After months of social distancing, many of us are feeling its effects. Experts have delineated the mental and physical health impacts of isolation caused by the pandemic, and those who have experienced home quarantine have been particularly vulnerable to loneliness and depression.
Imagine though, if quarantine meant you were confined to a single bare room and deprived of the things that could keep you happy and sane — video chats with loved ones, digital entertainment, a sense of purpose through work, and of course, occasional human contact.
Yet that has been the experience of the pandemic for many in U.S. Immigration and Customs Enforcement detention, where isolation in a single cell is being used as a substitute for medical quarantine. Attorneys and other advocates have begun reporting ICE’s inappropriate use of solitary confinement to media outlets and the court system.
Some in ICE custody have recounted their experiences in sworn court documents: Oscar Perez Aguirre, who is being detained in Aurora, Colo., became ill with Covid-19 and needed to be hospitalized. Upon his return to the detention center, he was placed into “the Hole.” Despite being too sick to stand, he remained in segregation for more than two weeks in a cell he described as “filthy and freezing.” Ruben Mencias Soto, a detained person in Adelanto, Calif., was placed in a bare cinderblock room after his hospitalization. He was locked in by himself for 23 hours a day.
ICE has a history of inappropriately using solitary confinement cells for the “medical segregation” of individuals sick with cancer, tuberculosis, mumps, HIV, and mental illness, a practice one of us (E.G.) exposed while working for the Department of Homeland Security. We have collectively reviewed hundreds of ICE documents, called segregation reports, detailing instances where individuals were placed in solitary confinement. As medical professionals, two of us (S.F. and J.W.B.) have performed hundreds of forensic psychiatric evaluations of asylum seekers, some of whom had been held in solitary confinement for months, and have seen the devastating mental and physical repercussions.
A punishment by design, solitary confinement is so deleterious to mental health that in 2011, the United Nations’ Special Rapporteur on Torture condemned its use apart from exceptional circumstances and for as short a time as possible. ICE is making no such limitations.
The mental health effects of living in such an environment are well-documented. Research going back to the 1970s has shown that just one week of isolation results in significant changes to baseline brain activity and recent animal experiments have demonstrated the impact of social isolation on parts of the brain that help regulate mood.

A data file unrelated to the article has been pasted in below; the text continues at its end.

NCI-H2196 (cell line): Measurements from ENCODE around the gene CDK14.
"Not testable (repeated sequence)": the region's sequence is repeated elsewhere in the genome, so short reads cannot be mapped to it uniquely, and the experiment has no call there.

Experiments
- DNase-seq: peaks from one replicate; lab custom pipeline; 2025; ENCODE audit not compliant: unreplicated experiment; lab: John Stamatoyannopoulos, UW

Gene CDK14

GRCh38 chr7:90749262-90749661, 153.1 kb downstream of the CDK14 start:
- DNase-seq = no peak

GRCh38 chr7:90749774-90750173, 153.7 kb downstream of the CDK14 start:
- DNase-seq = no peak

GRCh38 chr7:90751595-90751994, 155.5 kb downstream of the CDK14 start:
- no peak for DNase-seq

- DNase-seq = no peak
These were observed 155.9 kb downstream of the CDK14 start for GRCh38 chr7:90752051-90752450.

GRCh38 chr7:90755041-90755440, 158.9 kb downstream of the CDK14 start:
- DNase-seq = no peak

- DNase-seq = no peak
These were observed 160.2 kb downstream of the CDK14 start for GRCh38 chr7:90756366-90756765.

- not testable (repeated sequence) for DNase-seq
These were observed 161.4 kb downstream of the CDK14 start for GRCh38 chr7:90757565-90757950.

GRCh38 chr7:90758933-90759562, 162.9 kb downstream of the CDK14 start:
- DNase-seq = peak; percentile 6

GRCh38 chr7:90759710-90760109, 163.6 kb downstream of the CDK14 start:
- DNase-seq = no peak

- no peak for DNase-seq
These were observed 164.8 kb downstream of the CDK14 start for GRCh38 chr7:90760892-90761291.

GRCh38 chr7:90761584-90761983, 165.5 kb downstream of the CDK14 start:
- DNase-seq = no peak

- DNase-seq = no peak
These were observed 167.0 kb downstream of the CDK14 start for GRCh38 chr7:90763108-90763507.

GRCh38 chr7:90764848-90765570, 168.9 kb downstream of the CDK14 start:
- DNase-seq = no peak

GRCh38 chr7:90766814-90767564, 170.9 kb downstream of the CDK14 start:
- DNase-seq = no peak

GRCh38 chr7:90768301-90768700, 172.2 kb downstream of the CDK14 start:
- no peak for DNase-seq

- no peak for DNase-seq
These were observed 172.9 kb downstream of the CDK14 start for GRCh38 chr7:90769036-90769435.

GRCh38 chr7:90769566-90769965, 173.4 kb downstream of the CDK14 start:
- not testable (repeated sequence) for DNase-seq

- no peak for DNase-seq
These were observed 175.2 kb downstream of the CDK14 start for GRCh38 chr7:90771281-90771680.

Stuart Grassian, a psychiatrist who has spent his career studying solitary confinement, has reported that it can cause hallucinations, panic attacks, paranoia, and obsessive-compulsive behaviors. Forced isolation for as little as five days is also correlated with increased risk of PTSD and suicide. Choung Woong Ahn, a detained person at the Mesa Verde ICE facility in California, was placed in Covid-19 medical isolation on May 15 and died by suicide two days later.
As we write this, 862 people in ICE detention centers have tested positive for Covid-19. As medical professionals have explained, solitary confinement and unit lockdowns are insufficient for preventing disease transmission, and epidemiologists have predicted that at least 72% of the more than 21,000 individuals in immigration detention will become infected. There are also legitimate concerns that sick people put in solitary confinement will receive inadequate medical care.
ICE’s use of solitary confinement and lockdowns as a substitute for quarantine amid soaring infection rates simply highlights the sheer inability of detention centers to implement CDC-recommended public health measures and keep those under its custody safe.
Health and legal professionals, including the Department of Homeland Security’s own medical experts and the former head of ICE, have already called for the large-scale release of those in detention. The public health risks are reason enough, but the cruelty of using solitary confinement in the name of protecting the well-being of immigrants — including many asylum seekers who were victims of torture before entering the U.S. — is another reason it cannot be ignored.
The Department of Homeland Security has long been aware of ICE’s inappropriate use of segregation, and legislation has been proposed to curb the practice. Congress, so far, has failed to act. But this crisis presents an opportunity for redemption. The pandemic may have forced us to pull away from each other, but we maintain hope it can also inspire us to recognize, and act upon, our shared humanity.
Samara Fox is a resident psychiatrist at Beth Israel Deaconess Medical Center in Boston who previously worked as an immigration attorney at Greater Boston Legal Services. Ellen Gallagher is an attorney and former policy adviser at the Department of Homeland Security’s Office of Civil Rights and Civil Liberties. J. Wesley Boyd is a staff psychiatrist at Cambridge Health Alliance in Cambridge, Mass., a co-director of its Human Rights/Asylum Clinic, an associate professor of psychiatry at Harvard Medical School, and a faculty member in the HMS Center for Bioethics.